Lists can help increase readership.
This effective technique is now overused to scam a reader into reading.
If there’s one thing the Internet has brought to business, it’s new ways to play the numbers game. Some examples:
- Number of hits
- Number of followers
- Number of people followed
- Number of Tweets
- Number of blog comments
- Number of names on your house e-mail list
- Number of LInkedIn contacts
There appear to be no end to the call for numbers, even as most CEOs admit that they’re not sure what all the numbers mean. This is particularly true for blogs, which are known to have many more readers than people who comment, and yet business bloggers continue to worry about their lack of comments.
I’ve come to the point of recommending that my blog-considering clients create blogs that don’t solicit comments. This is against the “interactive conversation” basis of most social media, but blogs can be different from Twitter and Facebook. It all goes back to the plan (which most don’t have) that describes why a blog is being considered at all for a specific business.
For many of my clients, they are using the blog as a thought-leadership platform, and comments are not always appropriate. But, in addition, not accepting comments keeps the CEO focused on his or her real reasons for starting the blog rather than counting comments.
Listing Too Far
One new way digital writers are playing the marketing game is reducing all good advice to numbers, as in:
- 5 Ways to Tweet
- 7 Ways Not to Tweet
- 3 Ideas for LinkedIn Success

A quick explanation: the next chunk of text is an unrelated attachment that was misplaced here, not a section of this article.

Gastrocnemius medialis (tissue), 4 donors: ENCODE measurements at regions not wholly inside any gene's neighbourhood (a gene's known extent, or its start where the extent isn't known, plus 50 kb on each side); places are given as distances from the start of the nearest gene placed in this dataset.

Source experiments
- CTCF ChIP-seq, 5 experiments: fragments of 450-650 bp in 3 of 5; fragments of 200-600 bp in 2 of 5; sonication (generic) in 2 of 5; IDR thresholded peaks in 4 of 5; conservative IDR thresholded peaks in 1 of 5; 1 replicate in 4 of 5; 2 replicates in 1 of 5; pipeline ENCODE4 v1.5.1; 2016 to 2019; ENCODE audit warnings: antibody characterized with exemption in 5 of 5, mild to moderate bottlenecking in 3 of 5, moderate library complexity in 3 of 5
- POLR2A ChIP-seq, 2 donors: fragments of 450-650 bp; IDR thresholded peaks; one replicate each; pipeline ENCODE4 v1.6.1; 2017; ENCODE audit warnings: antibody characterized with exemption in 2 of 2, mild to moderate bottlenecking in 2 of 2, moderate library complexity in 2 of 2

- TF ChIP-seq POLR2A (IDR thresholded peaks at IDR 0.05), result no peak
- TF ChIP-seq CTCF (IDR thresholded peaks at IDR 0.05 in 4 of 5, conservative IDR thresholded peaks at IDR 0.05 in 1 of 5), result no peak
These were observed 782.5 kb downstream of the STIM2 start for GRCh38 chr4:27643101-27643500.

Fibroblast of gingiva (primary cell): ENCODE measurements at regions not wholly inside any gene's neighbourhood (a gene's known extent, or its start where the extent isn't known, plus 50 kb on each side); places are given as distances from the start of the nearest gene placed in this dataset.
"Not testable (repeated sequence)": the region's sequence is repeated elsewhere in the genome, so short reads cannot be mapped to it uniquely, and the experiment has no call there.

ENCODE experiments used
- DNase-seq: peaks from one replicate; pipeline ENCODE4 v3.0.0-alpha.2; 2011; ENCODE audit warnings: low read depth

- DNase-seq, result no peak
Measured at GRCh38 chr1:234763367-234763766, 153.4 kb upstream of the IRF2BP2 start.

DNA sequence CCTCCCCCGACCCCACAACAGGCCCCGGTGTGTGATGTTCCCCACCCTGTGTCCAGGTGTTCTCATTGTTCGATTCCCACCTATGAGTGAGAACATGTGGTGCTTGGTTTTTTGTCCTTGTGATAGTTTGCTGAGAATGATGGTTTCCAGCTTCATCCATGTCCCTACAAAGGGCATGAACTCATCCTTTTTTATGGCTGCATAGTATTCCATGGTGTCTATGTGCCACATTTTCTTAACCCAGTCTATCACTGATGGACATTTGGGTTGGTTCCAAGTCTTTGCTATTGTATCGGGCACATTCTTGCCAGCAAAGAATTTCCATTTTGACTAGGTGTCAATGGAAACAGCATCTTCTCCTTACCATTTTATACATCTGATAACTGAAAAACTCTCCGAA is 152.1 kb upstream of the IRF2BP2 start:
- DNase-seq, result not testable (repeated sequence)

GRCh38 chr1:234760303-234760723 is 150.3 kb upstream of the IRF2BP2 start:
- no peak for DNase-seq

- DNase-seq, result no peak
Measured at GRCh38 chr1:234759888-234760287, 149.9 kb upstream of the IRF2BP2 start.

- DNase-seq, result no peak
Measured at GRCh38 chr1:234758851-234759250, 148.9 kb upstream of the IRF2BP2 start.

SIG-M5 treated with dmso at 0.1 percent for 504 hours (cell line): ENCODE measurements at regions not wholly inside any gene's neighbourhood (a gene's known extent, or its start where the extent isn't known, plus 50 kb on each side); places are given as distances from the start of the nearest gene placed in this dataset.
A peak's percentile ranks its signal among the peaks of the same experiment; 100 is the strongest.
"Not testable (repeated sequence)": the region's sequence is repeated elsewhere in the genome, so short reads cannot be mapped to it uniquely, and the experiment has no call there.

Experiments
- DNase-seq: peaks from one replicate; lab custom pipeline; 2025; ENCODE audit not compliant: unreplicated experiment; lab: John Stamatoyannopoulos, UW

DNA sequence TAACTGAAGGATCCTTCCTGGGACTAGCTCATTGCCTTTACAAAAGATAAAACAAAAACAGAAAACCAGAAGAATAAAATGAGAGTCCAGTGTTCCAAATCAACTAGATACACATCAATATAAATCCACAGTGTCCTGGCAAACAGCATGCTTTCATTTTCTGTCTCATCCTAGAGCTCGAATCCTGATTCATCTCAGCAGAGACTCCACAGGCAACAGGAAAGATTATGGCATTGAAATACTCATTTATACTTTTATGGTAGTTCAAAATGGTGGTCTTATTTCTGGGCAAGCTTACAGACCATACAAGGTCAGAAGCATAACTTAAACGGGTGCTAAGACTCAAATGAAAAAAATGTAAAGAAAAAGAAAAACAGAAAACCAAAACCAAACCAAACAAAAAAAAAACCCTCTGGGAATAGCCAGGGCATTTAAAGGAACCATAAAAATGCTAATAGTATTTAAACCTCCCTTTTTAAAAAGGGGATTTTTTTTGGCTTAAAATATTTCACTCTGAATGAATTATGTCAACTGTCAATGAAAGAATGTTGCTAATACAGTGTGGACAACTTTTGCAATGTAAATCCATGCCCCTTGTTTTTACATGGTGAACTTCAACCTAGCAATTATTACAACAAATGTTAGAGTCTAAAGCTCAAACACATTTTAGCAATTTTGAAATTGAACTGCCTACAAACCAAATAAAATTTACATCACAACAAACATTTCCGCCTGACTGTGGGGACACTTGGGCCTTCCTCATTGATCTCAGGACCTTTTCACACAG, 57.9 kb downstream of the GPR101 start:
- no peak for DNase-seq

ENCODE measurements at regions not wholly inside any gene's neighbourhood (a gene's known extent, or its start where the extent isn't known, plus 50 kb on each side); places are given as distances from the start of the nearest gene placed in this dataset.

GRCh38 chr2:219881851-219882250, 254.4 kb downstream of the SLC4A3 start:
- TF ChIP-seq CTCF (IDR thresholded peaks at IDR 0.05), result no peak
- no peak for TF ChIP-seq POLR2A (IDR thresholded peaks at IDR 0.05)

- 10 Great Links for Better Websites
It’s an old magazine trick from the covers of Cosmo and others, as in:
- 10 Ways to Attract a Guy
- 5 Ways to Dress Skinny
Data both from single-copy magazine sales and click-throughs to sites seem to suggest that by creating a numbered list, interest in a written piece also increases. I believe the data, have tried the technique, but am truly tired of lists upon lists. There’s one very good blogger whom I’ve stopped following as every single post is a list.
Maybe it’s me, but I’m tired of every concept being reduced to a short list. I’d like some long thinking, and I’ve noticed blog posts, which used to be 1-3 paragraphs long, are becoming 1-3 pages long. Could it be that others, as well, are looking for more thought-provoking, in-depth material?
Go for Quality
Marketing, as a practice, requires a serious look at ROI. But to the chagrin of many CFOs and CEOs, great marketing sometimes defies measurement, at least in the short-term. Using numbers indiscriminately is a dangerous quantity over quality game.
Keep in mind that social media, blogs included, are about building relationships – quality relationships. Playing the numbers game is akin to being a spammer. After all, that’s what spam is – messages sent to quantities of people who could care less about you. The goal of a blog is to make people truly care to follow – not you as much as your thinking and/or progress over time.
Using a list when warranted is a good writing technique. Using lists exclusively for each post is simply lazy writing. It makes the blogger into a “scammer” if not a “spammer.”